What is Differential Cost?
Differential cost refers to the difference between the cost of two alternative decisions. The cost occurs when a business faces several options, and a choice must be made by picking one option and dropping the other. When business executives are faced with such situations, they must select the most viable option that increases revenues. They must determine the cost of both options and calculate the cost of picking one option over another in order to make a sound decision. In most cases, the main influencing factors when making such decisions are the costs and profits for each option.
Effective business executives can predict how things will go depending on the direction the company takes. If it takes the right direction, then there is potential for growth and an increase in revenues. However, if the business takes the wrong direction, the company is likely to incur a loss, demotivate employees, or see a decline in revenues, depending on the circumstances involved. Businesses use differential cost analysis to make critical decisions on long-term and short-term financial issues. Differential cost also gives managers tangible numbers that act as the basis for developing company strategies.
Example of Differential Cost
ABC Company is a telecom operator that primarily relies on newspaper ads and the company website for marketing. However, a recently hired marketing director suggests that the company should now focus on television ads and social media marketing to reach a broader client base.
The telecom operator currently spends $400 on newspaper ads and $100 on maintaining the company’s website every month. The marketing director estimates that it will spend approximately $1,000 on television ads every month. Also, the company will need to hire a millennial at $250 per week to oversee its social media marketing efforts. If the telecom operator adopts the new advertisement techniques, they will spend $2,000 per month as advertising expenses. The differential cost, in this case, is $1,500 ($2,000 – $500).
ABC Company must decide between remaining with their current advertising platforms or adopting the suggested platforms, which translates to additional costs. They must calculate the benefits and gains of choosing one option and leaving the other. If the business faces a tight budget and is getting a few clients via the old advertising platforms, the company may prefer to stay put in its current state. However, if the business goes ahead and implements the new option, it means it gains access to a wider market for its products and services by choosing to spend more money. Another advantage is that social media advertising will give the company an opportunity to interact with its customers directly to know their concerns and get suggestions on the company’s current products.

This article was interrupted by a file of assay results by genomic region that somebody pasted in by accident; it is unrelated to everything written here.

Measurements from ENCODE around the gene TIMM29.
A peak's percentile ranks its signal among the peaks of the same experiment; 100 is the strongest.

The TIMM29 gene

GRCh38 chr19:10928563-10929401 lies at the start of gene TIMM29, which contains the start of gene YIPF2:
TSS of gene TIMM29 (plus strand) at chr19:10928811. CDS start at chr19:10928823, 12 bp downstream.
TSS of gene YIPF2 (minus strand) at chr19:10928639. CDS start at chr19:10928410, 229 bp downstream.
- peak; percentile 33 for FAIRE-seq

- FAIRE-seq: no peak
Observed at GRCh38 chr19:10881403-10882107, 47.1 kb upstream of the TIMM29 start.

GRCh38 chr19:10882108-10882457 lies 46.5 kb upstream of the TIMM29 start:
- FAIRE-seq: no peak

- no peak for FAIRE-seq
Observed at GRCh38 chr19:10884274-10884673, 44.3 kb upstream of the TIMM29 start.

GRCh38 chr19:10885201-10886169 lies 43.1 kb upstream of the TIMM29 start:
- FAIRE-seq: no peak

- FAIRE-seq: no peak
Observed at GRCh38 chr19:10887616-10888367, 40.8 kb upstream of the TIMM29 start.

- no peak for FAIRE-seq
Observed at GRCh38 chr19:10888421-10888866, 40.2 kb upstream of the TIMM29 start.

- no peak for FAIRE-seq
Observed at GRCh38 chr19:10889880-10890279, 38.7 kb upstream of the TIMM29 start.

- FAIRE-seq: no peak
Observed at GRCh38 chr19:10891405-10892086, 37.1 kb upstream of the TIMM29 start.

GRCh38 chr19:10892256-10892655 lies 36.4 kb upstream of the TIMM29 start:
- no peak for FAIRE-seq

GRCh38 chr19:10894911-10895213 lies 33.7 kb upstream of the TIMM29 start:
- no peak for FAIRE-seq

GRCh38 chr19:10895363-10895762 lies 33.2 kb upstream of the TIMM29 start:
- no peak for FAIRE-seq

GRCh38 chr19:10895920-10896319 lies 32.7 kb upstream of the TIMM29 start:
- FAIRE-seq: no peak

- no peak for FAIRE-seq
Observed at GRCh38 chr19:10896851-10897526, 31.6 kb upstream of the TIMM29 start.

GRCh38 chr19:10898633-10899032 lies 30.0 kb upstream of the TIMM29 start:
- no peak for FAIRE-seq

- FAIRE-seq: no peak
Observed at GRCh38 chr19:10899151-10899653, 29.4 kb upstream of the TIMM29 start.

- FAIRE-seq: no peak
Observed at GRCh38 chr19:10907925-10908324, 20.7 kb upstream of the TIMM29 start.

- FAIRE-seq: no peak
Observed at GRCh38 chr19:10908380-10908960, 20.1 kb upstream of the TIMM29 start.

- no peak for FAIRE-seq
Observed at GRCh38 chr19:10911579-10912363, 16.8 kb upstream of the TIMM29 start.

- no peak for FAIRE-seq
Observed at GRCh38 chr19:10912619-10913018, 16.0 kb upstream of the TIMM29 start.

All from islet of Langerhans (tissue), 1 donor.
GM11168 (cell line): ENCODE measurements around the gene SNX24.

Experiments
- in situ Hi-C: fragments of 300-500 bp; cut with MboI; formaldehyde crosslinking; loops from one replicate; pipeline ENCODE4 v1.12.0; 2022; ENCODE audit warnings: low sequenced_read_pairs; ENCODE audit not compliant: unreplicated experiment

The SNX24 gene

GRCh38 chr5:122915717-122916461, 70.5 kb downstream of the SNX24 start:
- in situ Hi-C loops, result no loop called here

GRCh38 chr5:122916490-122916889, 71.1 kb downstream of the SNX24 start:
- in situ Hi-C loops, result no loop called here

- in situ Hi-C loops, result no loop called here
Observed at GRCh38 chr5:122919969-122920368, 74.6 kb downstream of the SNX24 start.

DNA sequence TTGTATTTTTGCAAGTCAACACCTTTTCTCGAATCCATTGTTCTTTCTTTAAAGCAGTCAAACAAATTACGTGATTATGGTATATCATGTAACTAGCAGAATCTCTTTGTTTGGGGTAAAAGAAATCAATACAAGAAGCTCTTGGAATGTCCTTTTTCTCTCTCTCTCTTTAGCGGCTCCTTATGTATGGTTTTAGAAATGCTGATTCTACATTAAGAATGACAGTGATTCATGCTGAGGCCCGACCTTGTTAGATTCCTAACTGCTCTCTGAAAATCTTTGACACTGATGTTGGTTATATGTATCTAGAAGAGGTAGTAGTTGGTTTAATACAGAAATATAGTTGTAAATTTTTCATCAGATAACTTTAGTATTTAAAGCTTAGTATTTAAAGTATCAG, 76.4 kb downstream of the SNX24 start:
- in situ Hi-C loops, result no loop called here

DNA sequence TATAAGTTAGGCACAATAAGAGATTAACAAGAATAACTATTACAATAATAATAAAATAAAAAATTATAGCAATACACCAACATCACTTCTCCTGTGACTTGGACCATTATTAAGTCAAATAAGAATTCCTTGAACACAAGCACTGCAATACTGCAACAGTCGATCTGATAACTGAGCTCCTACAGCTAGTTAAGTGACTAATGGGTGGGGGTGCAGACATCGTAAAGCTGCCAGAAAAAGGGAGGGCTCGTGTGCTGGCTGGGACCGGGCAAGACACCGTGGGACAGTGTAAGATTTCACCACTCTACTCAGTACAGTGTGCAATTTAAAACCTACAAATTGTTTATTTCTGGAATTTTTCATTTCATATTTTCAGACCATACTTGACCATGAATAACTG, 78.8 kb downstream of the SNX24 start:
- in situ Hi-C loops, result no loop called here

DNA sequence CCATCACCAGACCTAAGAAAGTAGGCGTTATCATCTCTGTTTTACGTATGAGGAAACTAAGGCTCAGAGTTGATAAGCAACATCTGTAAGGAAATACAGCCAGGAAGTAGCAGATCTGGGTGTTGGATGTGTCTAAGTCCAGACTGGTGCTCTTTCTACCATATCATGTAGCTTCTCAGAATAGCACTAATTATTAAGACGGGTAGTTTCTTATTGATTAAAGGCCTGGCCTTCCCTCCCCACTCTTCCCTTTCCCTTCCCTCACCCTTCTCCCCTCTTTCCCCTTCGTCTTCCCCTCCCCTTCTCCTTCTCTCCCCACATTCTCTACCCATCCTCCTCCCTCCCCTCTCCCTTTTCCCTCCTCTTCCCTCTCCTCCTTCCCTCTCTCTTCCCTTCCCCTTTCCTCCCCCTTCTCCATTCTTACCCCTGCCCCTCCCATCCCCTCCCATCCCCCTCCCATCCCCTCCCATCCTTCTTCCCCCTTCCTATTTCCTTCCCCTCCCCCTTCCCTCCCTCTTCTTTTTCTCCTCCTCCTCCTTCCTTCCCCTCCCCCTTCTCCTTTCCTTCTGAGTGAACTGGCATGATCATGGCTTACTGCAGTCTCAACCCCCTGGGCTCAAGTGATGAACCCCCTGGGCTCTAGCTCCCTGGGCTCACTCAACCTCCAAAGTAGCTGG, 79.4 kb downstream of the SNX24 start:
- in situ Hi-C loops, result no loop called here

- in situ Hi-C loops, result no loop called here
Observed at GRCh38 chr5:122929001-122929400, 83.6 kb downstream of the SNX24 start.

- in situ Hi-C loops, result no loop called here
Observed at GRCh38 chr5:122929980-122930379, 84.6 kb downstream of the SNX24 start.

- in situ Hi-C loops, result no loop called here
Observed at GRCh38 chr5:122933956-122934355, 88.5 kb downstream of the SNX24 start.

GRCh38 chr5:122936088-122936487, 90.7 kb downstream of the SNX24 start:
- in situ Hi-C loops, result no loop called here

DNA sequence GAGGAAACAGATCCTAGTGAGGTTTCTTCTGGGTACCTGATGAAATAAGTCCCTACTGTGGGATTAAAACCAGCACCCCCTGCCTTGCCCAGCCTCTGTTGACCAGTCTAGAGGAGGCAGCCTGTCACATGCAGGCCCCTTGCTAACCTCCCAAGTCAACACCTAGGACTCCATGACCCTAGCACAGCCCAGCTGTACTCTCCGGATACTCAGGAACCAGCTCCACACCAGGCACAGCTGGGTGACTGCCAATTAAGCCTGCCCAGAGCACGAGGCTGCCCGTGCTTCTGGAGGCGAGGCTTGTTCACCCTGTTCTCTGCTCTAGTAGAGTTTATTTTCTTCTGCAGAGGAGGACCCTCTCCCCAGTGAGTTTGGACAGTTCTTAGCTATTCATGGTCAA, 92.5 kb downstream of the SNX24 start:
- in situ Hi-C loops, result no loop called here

Treatment of Differential Cost
Differential cost may be a fixed cost, variable cost, or a combination of both. Company executives use differential cost to choose between options to make viable decisions to positively impact the company. Therefore, no accounting entry is required for this cost because it is not an actual transaction. Also, there are no accounting standards that guide how differential costs are treated.
Opportunity cost refers to potential benefits or incomes that are foregone by choosing one option over another. Company executives must choose between options, but the decision should be made after taking into account the opportunity cost of not obtaining the benefits offered by the option not chosen.